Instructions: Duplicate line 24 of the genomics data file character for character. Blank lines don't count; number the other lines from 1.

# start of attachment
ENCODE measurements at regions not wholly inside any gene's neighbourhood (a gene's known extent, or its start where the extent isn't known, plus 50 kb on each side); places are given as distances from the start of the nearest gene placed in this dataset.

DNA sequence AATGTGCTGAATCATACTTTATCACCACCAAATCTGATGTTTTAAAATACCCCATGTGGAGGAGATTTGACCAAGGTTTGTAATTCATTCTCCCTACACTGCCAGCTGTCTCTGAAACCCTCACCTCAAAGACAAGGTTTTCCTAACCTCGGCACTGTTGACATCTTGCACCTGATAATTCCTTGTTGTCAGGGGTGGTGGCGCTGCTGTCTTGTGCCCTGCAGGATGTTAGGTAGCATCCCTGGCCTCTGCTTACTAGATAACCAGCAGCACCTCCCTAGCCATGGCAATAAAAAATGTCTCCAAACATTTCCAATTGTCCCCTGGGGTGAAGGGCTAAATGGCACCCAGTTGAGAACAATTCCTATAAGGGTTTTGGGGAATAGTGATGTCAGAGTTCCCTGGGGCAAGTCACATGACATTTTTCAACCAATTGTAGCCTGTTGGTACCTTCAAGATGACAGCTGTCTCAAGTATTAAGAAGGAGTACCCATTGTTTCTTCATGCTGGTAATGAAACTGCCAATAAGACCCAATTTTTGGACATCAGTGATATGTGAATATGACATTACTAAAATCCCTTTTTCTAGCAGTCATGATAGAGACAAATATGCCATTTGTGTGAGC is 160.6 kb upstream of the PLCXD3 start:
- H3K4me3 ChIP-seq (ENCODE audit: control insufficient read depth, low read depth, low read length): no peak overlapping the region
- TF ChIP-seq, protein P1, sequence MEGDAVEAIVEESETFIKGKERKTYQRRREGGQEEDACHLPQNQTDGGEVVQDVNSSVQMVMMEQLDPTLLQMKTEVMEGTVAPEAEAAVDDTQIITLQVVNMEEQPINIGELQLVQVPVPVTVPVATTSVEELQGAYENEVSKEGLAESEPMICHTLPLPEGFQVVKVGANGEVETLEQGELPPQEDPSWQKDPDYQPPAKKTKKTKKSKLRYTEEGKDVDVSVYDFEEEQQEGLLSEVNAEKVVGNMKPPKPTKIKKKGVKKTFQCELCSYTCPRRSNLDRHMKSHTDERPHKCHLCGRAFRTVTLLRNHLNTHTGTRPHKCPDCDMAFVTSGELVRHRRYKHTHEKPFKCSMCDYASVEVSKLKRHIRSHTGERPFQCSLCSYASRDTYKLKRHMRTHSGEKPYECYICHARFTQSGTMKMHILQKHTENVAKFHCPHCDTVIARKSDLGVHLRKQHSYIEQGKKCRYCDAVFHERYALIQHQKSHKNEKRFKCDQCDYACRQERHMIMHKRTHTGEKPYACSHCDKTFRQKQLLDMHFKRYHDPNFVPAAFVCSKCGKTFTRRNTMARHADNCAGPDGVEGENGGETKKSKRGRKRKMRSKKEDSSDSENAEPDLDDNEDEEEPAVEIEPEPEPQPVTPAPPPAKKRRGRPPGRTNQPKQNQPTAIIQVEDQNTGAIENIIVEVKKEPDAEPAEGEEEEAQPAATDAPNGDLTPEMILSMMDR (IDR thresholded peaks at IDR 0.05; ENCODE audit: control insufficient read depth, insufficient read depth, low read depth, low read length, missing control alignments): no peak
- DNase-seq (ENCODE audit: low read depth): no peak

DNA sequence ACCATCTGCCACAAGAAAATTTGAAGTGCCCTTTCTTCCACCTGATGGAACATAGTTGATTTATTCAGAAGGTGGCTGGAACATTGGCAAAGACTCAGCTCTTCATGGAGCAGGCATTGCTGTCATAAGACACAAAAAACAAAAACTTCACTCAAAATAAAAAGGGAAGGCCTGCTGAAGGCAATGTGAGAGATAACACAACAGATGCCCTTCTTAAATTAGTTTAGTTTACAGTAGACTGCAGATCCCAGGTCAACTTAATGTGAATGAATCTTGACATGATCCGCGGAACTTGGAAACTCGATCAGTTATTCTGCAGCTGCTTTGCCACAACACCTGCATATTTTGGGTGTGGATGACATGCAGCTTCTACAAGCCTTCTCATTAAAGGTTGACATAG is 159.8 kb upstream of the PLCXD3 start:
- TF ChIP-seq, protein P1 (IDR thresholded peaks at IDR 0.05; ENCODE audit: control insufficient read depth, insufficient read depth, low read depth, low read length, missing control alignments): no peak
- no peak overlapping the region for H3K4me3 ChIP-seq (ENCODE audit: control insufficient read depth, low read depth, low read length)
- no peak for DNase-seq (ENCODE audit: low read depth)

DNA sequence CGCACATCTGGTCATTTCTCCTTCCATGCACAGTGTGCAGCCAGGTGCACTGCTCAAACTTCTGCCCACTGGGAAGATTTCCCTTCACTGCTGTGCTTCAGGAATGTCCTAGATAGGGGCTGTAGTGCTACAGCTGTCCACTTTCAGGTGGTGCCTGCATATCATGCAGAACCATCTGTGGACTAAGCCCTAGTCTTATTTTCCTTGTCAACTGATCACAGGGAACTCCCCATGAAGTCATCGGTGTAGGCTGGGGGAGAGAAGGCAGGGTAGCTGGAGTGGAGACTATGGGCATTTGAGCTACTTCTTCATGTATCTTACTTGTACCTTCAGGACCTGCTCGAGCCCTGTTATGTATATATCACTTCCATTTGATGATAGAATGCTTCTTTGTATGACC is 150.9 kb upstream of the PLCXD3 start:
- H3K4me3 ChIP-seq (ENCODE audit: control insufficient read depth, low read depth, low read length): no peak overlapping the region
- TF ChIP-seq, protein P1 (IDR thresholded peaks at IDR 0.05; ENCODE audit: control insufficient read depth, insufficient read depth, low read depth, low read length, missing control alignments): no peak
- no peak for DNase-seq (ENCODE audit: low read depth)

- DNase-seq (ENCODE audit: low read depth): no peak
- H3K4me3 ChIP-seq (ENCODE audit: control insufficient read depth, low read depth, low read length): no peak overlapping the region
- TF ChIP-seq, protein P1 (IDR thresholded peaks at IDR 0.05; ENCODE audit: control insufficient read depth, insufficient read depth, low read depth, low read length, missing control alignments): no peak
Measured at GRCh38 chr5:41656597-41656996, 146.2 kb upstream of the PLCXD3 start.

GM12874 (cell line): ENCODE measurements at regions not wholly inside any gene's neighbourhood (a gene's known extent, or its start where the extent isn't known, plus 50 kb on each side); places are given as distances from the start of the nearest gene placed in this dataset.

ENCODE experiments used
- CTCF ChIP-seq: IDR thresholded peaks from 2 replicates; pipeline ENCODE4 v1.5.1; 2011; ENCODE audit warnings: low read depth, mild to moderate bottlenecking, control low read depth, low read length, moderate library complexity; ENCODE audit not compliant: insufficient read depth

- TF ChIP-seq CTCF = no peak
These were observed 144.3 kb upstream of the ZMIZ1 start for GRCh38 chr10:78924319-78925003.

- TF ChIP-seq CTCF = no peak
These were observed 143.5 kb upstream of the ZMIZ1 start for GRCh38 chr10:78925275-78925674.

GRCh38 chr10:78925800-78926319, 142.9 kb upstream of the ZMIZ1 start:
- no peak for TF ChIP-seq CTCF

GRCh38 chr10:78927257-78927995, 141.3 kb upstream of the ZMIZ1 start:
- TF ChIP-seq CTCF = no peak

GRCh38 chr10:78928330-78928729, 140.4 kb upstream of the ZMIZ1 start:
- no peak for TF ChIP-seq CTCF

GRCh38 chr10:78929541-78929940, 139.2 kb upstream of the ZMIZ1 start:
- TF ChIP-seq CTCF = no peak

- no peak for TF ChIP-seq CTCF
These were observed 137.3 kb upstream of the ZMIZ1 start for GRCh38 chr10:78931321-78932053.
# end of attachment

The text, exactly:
These were observed 143.5 kb upstream of the ZMIZ1 start for GRCh38 chr10:78925275-78925674.